Guitars rarely set the groove. They can intimate at what the groove could be, similar to describing an object by describing the shadow it casts. Or more commonly, they reinforce it. They don’t set it. Think of the following tracks:
- People Say by The Meters
- Love Rollercoaster by the Ohio Players
- Clean Up Woman by Betty Wright
- Just Kissed My Baby by the Meters
In each case, we only encounter the groove when the bass and drums come in. From a programme perspective, we need the messages in sequence and we need to have the arrangement in place to know what messages work best at which times and for what type of programme. Different programme, different messages, potentially different sequence.
This is where the guitars and keyboards come in.
Here we get more detail of what’s to come. Whereas the bass could (but generally doesn’t) avoid the overall harmonic content of the song in terms of whether it’s primarily in a major or minor key, the supporting instruments get straight to this point. If you didn’t know before, you knew by know whether it’s a happy or a sad journey.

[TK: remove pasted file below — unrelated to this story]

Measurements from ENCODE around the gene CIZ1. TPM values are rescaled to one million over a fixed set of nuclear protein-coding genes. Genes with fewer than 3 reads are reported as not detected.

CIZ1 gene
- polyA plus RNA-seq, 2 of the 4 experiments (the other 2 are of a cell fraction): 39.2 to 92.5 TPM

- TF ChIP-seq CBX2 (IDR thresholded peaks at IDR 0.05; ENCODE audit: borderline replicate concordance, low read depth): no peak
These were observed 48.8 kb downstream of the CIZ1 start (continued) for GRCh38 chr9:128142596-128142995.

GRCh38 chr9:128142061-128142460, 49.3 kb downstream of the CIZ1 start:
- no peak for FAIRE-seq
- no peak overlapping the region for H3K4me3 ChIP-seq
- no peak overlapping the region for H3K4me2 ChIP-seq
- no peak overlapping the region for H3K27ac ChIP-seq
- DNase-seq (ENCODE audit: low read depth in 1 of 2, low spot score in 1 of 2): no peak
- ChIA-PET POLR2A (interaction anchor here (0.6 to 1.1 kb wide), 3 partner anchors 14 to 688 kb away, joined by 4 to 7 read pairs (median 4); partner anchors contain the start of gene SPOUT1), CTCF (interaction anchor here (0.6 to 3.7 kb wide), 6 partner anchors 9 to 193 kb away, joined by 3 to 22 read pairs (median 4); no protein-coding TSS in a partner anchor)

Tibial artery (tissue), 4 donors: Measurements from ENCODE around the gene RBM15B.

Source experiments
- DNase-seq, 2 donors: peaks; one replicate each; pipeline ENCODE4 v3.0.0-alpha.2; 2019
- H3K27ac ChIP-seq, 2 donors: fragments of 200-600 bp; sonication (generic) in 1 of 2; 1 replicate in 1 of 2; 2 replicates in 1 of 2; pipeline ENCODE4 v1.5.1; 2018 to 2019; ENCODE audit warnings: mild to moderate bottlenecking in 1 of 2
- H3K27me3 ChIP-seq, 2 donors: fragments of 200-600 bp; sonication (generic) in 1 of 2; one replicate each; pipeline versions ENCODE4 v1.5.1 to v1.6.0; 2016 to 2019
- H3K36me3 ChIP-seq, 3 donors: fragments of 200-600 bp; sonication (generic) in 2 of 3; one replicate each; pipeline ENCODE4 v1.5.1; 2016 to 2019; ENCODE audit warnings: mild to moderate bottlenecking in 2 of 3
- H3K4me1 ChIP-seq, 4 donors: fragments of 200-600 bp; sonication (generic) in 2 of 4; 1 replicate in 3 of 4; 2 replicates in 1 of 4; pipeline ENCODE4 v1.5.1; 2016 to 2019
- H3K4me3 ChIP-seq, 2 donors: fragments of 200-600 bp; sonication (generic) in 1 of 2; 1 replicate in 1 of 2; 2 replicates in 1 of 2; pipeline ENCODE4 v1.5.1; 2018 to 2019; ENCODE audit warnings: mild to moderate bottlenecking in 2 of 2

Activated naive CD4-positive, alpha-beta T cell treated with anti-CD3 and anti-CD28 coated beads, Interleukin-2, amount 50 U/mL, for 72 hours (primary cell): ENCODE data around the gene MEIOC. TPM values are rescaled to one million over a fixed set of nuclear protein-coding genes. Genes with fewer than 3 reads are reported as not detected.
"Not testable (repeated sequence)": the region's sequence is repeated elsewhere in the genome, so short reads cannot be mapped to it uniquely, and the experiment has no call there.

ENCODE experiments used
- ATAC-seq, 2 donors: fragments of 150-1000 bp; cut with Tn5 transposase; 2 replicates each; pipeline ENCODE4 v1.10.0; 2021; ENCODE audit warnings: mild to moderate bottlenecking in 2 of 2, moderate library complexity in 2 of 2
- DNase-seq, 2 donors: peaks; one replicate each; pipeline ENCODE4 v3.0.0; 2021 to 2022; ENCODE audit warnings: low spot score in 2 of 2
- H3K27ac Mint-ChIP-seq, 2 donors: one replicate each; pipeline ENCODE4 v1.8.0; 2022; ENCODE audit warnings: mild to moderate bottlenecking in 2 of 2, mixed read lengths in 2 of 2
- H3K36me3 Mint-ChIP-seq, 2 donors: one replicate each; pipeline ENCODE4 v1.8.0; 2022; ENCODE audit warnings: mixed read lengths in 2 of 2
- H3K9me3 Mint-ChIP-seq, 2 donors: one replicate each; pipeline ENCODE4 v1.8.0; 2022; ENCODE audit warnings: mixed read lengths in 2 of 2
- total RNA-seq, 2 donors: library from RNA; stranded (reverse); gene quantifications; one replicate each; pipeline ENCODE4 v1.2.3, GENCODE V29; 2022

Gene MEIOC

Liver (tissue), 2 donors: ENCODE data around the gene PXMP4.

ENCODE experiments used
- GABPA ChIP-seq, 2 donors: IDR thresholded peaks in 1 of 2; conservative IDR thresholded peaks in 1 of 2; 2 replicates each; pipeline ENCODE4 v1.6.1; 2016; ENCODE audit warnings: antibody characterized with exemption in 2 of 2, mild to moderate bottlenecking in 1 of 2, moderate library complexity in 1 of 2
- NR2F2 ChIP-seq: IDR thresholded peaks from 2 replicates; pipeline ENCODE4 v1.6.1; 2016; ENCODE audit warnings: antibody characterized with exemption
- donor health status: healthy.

- Yum Yum (Gimme Some) by Fatback Band.
Listen to Yum Yum and the guitars give you a much better idea of whether the song is upbeat or laidback.
Sometimes the timing of this build up of instruments can be compressed to a timeline similar to a pop, e.g.
- Groove Me by King Floyd
- Express Yourself by Charles Wright and The Watts.
This works better for shorter programmes where the duration is compressed, but similar to starting with a fanfare, there’s no time to develop ideas.
Here we hear the main vocals for the first time. We hear the preamble of the story. Usually describing the man/woman (it is funk after all) or a general state of being. For a programme, this is where we describe how we got here and where we’re going. We add even more detail to the vision, describing it in words in a way that the guitars and keyboards weren’t able to describe.
Almost every funk song with vocals has a verse, so there’s nothing special there. Let’s go with this for the narrative description:
- I’ll Take You There by The Staple Singers